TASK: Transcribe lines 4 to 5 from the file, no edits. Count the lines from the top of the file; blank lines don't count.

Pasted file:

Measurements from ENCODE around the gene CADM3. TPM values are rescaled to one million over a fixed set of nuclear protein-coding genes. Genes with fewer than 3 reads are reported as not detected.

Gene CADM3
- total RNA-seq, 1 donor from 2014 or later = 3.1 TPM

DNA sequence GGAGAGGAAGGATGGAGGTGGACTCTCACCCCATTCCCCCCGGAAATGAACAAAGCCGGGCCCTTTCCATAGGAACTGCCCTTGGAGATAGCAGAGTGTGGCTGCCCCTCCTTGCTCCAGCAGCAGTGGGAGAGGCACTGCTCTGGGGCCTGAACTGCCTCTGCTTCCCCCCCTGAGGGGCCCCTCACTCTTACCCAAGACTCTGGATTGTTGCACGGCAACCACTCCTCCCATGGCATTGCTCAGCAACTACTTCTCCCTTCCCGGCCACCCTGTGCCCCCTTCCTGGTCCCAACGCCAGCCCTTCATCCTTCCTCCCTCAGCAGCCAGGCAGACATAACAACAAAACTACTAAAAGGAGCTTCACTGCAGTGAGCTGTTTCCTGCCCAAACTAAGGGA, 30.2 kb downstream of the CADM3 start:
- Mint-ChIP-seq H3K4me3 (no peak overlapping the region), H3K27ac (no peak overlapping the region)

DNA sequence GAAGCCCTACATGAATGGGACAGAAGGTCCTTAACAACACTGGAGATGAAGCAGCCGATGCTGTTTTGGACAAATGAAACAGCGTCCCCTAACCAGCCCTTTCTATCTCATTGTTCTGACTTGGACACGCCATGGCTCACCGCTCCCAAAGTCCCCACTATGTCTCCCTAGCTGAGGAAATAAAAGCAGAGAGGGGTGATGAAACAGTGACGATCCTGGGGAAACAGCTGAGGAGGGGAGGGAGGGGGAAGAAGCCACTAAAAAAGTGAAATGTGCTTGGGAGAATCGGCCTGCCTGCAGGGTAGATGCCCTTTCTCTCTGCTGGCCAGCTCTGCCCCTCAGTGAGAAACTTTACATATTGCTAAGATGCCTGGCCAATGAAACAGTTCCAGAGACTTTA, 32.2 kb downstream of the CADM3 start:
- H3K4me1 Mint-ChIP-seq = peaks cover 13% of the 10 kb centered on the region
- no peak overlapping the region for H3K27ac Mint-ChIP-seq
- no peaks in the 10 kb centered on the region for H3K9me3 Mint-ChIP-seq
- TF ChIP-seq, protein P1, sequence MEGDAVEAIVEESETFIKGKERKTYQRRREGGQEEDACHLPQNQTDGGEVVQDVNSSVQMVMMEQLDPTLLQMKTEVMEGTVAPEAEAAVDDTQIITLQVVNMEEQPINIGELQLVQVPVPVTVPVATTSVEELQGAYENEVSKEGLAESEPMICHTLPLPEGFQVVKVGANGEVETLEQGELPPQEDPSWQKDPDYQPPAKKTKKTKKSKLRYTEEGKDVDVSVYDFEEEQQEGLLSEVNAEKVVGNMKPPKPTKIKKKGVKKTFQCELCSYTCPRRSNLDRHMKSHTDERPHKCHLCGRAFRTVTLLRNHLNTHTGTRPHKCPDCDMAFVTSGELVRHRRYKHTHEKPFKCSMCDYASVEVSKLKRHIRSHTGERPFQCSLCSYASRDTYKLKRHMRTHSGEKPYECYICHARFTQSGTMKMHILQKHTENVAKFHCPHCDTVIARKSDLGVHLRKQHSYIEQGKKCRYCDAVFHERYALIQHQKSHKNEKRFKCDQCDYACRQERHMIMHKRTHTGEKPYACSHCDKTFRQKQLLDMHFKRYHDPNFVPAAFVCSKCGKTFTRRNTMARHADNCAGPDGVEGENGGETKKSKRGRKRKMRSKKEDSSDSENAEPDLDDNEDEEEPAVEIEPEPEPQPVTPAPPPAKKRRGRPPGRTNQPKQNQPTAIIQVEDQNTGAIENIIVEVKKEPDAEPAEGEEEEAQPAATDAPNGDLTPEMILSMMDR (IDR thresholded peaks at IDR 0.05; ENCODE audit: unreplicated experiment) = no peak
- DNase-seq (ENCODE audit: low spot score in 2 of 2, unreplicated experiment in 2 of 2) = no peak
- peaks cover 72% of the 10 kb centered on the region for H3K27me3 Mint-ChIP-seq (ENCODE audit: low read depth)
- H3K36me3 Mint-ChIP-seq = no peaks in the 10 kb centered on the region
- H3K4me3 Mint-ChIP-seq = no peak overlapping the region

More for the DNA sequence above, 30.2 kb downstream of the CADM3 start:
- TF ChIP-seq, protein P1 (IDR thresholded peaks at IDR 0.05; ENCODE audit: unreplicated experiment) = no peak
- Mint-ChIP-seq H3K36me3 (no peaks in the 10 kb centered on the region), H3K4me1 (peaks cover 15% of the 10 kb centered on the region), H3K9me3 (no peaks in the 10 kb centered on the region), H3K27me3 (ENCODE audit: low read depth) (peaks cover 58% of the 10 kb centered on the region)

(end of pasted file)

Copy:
DNA sequence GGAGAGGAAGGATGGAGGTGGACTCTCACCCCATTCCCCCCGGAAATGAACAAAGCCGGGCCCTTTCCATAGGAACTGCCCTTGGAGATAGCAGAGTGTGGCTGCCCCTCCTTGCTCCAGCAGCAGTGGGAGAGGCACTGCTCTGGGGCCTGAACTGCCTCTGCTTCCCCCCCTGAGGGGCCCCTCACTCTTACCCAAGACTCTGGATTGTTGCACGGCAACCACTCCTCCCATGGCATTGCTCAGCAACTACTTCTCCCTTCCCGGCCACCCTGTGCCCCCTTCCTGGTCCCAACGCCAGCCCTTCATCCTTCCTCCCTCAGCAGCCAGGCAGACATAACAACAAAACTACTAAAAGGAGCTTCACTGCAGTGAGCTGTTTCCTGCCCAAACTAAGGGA, 30.2 kb downstream of the CADM3 start:
- Mint-ChIP-seq H3K4me3 (no peak overlapping the region), H3K27ac (no peak overlapping the region)